The Department of Environmental Conservation is warning of potentially harmful levels of bacteria found in the water at Kenai North Beach.
Water samples taken from that location Tuesday revealed elevated levels of enterococci bacteria and fecal coliform, according to an advisory the agency issued Thursday.
The samples contained 139 units per 100 ml of enterococci bacteria, almost four times higher than what is considered safe for direct contact. The threshold for seafood is even lower — for water to be considered safe enough to harvest fish and shellfish for raw consumption, it must average no more than 14 units per ml, according to the DEC.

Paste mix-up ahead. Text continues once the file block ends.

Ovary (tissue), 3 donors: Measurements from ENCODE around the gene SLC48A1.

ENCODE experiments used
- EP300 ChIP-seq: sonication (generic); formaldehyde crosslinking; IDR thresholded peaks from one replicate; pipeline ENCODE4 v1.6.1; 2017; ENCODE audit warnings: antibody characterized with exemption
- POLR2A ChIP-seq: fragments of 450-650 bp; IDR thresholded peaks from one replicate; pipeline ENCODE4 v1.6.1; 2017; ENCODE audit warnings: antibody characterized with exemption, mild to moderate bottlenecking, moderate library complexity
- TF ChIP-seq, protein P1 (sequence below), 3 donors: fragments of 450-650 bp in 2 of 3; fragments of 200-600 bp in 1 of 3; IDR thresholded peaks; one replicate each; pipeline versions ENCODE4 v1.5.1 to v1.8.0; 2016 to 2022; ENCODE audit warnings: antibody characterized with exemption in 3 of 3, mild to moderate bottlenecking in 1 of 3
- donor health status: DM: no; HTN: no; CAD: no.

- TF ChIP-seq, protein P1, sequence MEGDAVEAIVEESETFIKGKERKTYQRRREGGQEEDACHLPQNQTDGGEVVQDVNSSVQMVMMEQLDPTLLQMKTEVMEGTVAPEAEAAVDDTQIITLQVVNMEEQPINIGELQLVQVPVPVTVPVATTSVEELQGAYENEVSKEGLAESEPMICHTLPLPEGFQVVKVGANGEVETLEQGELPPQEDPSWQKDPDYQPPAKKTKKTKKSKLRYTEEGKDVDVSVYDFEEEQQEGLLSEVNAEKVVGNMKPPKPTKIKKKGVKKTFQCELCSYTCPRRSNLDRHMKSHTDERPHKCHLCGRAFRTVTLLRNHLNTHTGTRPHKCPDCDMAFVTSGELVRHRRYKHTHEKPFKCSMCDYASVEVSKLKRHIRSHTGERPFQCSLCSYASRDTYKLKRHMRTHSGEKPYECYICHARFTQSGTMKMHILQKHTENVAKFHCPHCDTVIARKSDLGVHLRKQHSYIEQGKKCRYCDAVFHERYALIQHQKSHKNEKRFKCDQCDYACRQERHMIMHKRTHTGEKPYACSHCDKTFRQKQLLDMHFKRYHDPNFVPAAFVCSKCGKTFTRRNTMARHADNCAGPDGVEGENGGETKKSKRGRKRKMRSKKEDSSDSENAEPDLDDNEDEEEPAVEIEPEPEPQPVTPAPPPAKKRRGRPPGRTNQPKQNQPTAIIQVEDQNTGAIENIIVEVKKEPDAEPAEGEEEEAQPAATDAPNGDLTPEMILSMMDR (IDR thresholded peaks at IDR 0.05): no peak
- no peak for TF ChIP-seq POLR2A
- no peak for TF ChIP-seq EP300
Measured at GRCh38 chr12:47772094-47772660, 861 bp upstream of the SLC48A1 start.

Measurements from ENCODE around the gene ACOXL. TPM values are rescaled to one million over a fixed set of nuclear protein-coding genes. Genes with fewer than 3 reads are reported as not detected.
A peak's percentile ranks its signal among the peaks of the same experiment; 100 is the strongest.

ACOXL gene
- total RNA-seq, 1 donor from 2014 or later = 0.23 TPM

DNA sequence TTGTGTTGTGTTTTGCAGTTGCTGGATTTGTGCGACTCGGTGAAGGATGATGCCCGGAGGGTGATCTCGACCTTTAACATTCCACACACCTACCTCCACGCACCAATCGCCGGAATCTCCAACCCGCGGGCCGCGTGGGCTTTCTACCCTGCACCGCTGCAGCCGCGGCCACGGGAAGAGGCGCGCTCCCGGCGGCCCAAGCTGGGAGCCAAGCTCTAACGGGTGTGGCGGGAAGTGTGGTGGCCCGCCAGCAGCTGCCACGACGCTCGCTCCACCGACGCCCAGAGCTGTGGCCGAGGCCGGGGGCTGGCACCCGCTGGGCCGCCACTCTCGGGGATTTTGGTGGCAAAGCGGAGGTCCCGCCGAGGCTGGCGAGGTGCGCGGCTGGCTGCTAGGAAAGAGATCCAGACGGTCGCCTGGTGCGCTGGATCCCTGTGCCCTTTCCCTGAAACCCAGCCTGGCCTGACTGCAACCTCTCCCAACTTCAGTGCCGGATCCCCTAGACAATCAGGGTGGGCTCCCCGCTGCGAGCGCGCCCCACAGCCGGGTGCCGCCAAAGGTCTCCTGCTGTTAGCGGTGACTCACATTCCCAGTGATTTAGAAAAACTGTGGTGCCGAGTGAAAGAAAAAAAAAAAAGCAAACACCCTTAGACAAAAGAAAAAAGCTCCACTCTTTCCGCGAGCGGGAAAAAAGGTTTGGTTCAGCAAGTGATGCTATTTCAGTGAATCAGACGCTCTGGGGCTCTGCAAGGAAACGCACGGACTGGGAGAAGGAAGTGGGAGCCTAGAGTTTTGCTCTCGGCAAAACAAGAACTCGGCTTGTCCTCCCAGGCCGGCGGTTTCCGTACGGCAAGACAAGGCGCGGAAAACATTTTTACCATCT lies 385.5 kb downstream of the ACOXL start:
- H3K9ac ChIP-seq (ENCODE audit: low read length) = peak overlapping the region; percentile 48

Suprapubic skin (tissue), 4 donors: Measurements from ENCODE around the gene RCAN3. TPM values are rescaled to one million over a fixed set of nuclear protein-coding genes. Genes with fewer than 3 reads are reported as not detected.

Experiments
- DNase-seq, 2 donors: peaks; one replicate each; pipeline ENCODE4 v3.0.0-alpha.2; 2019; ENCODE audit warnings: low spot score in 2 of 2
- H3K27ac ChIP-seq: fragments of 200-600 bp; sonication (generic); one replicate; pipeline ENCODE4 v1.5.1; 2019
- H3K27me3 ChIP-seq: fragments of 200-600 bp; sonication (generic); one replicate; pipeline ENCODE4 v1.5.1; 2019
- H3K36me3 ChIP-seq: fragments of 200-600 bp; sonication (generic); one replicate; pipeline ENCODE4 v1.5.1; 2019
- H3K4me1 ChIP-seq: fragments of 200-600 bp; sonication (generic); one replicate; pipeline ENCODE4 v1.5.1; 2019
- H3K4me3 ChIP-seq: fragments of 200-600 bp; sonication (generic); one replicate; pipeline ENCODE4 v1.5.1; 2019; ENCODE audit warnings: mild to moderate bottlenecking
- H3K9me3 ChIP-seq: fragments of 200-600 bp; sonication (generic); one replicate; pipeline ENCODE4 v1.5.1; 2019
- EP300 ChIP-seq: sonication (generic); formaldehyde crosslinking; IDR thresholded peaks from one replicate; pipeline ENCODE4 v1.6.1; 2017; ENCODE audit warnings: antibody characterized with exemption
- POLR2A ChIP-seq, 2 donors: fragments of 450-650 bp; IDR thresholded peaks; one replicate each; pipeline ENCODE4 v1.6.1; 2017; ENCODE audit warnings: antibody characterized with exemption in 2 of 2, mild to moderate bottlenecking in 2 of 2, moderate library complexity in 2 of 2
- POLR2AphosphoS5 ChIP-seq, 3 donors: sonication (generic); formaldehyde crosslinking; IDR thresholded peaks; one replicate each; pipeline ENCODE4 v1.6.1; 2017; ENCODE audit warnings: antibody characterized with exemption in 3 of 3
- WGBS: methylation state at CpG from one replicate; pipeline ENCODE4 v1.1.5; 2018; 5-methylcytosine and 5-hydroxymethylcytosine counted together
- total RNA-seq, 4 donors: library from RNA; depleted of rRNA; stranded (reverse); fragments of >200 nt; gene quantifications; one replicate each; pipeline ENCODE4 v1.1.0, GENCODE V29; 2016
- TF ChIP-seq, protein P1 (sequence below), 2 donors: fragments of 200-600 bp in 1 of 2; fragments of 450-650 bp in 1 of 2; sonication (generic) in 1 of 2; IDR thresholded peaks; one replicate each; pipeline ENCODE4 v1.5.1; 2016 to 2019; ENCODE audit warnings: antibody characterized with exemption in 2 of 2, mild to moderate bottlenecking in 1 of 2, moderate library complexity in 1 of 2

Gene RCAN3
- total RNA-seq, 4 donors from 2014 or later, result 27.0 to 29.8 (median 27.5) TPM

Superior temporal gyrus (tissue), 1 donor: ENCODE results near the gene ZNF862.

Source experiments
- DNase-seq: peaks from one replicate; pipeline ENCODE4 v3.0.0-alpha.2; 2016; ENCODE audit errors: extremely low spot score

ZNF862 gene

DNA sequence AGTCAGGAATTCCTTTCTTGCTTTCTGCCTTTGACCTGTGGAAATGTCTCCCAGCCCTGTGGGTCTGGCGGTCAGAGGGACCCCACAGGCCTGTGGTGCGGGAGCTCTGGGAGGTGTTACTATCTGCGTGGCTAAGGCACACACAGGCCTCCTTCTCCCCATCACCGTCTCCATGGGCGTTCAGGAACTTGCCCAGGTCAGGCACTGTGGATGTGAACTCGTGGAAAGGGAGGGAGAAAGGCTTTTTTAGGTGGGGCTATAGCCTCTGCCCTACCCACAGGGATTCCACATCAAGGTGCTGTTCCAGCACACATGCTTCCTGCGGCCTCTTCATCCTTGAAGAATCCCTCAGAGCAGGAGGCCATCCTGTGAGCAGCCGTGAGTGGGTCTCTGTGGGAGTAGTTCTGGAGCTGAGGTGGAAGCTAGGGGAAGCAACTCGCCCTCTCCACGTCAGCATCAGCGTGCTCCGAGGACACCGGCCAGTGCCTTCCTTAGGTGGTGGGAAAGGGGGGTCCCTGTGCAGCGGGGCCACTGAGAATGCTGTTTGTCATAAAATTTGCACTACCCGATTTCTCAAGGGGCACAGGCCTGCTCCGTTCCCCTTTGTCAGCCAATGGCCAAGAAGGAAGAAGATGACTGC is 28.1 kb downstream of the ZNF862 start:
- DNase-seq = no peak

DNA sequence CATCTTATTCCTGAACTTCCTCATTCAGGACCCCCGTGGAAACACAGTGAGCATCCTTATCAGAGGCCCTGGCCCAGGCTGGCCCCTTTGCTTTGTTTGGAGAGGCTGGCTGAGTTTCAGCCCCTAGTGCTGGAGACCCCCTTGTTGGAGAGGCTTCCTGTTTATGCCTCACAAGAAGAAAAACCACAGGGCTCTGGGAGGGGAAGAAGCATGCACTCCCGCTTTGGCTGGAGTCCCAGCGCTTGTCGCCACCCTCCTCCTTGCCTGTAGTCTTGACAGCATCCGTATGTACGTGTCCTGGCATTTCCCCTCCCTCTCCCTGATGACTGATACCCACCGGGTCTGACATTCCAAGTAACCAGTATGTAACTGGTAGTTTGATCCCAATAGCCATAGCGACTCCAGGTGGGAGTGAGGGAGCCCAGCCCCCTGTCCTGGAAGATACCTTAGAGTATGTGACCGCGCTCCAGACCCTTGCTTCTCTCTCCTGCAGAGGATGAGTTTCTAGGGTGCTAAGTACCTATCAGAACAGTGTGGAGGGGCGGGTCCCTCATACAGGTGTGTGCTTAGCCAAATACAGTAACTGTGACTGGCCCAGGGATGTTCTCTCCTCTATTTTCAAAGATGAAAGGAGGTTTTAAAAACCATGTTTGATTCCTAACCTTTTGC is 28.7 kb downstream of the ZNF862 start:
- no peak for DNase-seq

Exposure to water contaminated by the bacteria can cause stomachaches, diarrhea and ear, eye and skin infections, the DEC said.
The agency warned against swimming in the water at Kenai North Beach until the advisory is lifted and encouraged beachgoers to rinse off with clean, fresh water if they’re exposed to marine water.
Seafood harvested from the area should be rinsed with clean water, as well, and cooked to a minimum internal temperature of 145 degrees, the DEC said.
Officials said they believe the most likely source of the enterococci bacteria is birds, but it can come from any warm-blooded animal, including humans and pets.
Water samples were also taken from nearby South Kenai Beach, Kenai River Gull Rookeries 1 and 2, and Warren Ames Bridge. Bacteria levels in those waters were normal, the DEC said.
The agency said it tests the water at those locations once week from May through September.